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By Amy Christine Parker

GatedEver since she was a little girl, Lyla Hamilton has lived in the Community. She and her parents do their best to obey the teachings of Pioneer, their leader. Pioneer has drilled into them that the world is going to end very soon, but that everyone who follows him will be saved from the destruction. Yet when a visit from the outside world triggers a crisis of faith in Lyla, she begins to realize that the real danger, to herself and to everyone she loves, has been inside the Community all along.

"Gated" by Amy Christine Parker offers a well-researched and deeply sobering look at life inside a religious cult. As Lyla recounts how she and her family came to be involved in Pioneer's Community, it's all too easy to understand the mindset that allowed them to be sucked in. Read More >
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By David Baldacci

The_FinisherAre heroes born or made? Do our parents’ position in society and belief system determine how much we will achieve in life and what faith we will embrace? Should we blindly accept what our culture teaches us as gospel, or do we have the right and responsibility to challenge its doctrines and think for ourselves? These are just some of the thought-provoking questions raised in “The Finisher,” bestselling author David Baldacci’s enjoyable, first full-fledged fantasy novel for middle-grade readers.

Baldacci, predominantly a suspense novelist for adults, whose more than 110 million books in print have been translated into 45 languages in 80 countries, is merely the latest in an ever-lengthening line of successful writers who are penning dystopian works for the burgeoning youth market. With “The Finisher” he proves that he is more than capable of switching genres as he spins a tale that is both well-written and intriguing.

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By Laurice E. Molinari

9780310735557Vero has never been a normal child, but it’s not until he’s 12 years old that he realizes just how different he is. From the odd way he came into his family, to his overwhelming desire to fly as a kid, to the strange creatures he keeps seeing, Vero knows something about him is strange.

After two terrifying creatures throw him off a building, Vero finally learns the truth—he’s a guardian angel, and he’s about to become a guardian angel-in-training.

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By Lauren Kate

16070143Every day we make hundreds, perhaps thousands, of decisions. Most don’t really matter much and are on the order of what we should eat for breakfast, or whether the black shirt or green shirt would look better with a certain pair of pants. Some, such as where to go to college or who to marry, can be life-changing.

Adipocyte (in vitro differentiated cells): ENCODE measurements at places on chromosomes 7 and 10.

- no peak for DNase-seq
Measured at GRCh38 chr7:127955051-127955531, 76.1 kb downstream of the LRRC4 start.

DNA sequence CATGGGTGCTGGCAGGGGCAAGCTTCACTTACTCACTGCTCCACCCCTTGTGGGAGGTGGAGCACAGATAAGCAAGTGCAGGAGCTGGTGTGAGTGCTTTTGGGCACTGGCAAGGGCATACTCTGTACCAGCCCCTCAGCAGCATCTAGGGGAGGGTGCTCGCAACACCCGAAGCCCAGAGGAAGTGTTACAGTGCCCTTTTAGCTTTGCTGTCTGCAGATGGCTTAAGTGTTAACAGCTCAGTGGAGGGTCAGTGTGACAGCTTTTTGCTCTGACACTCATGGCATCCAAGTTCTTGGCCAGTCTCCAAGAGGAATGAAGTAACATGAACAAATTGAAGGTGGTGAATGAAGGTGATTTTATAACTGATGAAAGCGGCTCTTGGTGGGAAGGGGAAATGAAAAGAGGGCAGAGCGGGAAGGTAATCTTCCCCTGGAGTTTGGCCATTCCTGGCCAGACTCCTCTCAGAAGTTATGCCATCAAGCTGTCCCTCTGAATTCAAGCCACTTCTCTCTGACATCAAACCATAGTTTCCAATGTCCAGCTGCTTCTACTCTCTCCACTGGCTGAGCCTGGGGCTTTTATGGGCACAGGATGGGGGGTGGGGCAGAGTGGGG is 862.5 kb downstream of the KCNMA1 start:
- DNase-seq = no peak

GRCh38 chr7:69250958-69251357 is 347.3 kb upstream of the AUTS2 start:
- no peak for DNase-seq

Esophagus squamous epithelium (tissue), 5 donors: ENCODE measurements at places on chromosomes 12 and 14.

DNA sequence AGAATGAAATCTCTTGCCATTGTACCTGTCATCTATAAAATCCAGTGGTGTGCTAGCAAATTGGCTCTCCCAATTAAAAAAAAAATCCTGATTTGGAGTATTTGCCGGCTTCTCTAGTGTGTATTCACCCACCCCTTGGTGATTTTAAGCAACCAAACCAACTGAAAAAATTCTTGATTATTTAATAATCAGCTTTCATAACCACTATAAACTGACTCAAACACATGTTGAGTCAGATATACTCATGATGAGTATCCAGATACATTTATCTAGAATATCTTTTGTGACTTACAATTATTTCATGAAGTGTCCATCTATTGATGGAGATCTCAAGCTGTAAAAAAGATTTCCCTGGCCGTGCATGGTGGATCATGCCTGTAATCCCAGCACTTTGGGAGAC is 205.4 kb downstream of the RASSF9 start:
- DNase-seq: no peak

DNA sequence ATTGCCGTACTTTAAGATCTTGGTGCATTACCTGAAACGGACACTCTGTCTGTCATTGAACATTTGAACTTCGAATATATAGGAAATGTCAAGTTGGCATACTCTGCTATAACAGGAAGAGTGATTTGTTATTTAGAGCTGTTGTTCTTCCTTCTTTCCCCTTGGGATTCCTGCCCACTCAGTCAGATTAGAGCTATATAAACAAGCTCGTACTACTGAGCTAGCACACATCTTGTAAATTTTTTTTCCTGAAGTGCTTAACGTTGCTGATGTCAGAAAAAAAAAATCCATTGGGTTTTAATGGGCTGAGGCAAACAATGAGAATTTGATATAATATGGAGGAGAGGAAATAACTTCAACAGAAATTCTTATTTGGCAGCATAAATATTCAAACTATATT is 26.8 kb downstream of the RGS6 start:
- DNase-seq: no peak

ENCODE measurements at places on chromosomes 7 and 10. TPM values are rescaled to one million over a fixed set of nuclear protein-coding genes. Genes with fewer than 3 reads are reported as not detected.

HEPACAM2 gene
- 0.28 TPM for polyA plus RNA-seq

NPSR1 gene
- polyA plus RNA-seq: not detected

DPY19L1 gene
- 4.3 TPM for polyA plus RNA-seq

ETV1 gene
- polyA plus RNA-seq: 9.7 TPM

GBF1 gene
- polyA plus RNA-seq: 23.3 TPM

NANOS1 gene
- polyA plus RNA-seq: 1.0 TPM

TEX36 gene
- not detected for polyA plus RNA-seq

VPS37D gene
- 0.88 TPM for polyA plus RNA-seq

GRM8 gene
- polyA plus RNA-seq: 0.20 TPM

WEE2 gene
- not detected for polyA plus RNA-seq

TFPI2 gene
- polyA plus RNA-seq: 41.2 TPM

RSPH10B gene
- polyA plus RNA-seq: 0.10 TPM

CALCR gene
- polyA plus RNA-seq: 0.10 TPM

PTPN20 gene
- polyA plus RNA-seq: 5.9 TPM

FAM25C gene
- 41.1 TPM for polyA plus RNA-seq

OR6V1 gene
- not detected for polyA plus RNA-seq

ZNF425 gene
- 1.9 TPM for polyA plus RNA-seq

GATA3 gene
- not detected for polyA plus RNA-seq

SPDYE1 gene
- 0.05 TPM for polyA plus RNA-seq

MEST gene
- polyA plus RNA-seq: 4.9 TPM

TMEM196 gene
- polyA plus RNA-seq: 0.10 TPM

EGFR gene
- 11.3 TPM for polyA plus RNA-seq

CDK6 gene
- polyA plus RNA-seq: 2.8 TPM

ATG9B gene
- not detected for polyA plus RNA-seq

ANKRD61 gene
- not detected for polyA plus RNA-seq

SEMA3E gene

But what would it be like to know that the future of the world depended on your choice, that your decision to either save or take a life could possibly cause or prevent an apocalypse? Such is Ander’s dilemma when he chooses to follow his heart over his training by saving Eureka from drowning in “Teardrop,” the first book in a riveting new series by bestselling author Lauren Kate.

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By Jay Asher

2813153(Note: This review contains major spoilers.)

“Do not take me for granted . . . again.”

Clay Jensen can’t believe it. It’s Hannah Baker’s voice, coming out of the old stereo in his garage. But Hannah Baker is dead. One day she didn’t show up at school, and then the word began to leak out: Hannah had killed herself.

But now Clay is finding out that she did one last thing before she died. She recorded her story on cassette tapes, and mailed them to a classmate. Her instructions are clear: “Rule number one: You listen. Number two: You pass it on.” In all, 13 people are scheduled to receive Hannah’s tapes: 12 students and one teacher. Thirteen people who affected her life in different, ineradicable ways. And none of them, after listening to her story, will be the same.

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By K. B. Hoyle

The_SixC. S. Lewis began writing his most famous series, “The Chronicles of Narnia,” in 1949. Since then, they’ve been translated into 47 languages, selling over 100 million copies, and several have been adapted for the big screen. These seven heavily allegorical books about children transported to a magical realm of talking animals, mythical creatures, and high adventure are not only the British author’s best known works but have also set the bar for all subsequent Christian fantasy novels.

While several authors have attempted to write similar epics, and have even had their worlds compared to Narnia by hopeful publicists, none have ever come close to capturing the feel of Lewis’s books. The Gateway Chronicles miss that mark, as well, but they are still possibly the most worthy contenders to date, in terms of atmosphere and sheer readability.

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By Sara Zarr & Tara Altebrando

RoomiesTwo months before starting their freshman year at UC Berkeley, Elizabeth "EB" Logan and Lauren Cole are notified that they'll be rooming together. EB is excited and eager to make friends with her roommate-to-be. But Lauren is deeply disappointed; as the oldest of six children (with a large age gap between her and her siblings), she'd been hoping against hope that at college, she could finally have a room of her own.